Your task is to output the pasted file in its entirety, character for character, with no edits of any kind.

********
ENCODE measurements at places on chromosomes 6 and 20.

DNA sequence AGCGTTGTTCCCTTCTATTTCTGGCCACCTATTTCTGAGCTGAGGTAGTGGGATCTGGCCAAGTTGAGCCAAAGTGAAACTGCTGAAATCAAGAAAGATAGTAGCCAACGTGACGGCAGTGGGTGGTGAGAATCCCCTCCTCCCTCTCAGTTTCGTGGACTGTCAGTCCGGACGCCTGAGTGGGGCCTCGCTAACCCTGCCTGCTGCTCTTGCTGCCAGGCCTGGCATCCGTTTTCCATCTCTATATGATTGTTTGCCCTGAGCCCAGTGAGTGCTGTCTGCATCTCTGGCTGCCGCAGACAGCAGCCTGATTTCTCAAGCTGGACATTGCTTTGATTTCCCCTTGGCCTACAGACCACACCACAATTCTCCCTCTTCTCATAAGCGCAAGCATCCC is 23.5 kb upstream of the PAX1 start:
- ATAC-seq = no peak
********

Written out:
ENCODE measurements at places on chromosomes 6 and 20.

DNA sequence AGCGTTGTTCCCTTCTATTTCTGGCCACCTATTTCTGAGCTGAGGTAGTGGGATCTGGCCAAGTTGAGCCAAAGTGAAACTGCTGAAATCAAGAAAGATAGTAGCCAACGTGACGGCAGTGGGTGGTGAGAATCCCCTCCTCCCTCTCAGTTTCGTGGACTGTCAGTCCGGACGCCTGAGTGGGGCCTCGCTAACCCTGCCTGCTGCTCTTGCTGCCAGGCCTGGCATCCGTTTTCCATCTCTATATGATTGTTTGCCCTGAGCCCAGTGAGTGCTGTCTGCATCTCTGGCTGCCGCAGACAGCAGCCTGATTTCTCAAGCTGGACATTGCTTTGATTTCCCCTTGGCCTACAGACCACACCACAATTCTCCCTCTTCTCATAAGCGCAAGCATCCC is 23.5 kb upstream of the PAX1 start:
- ATAC-seq = no peak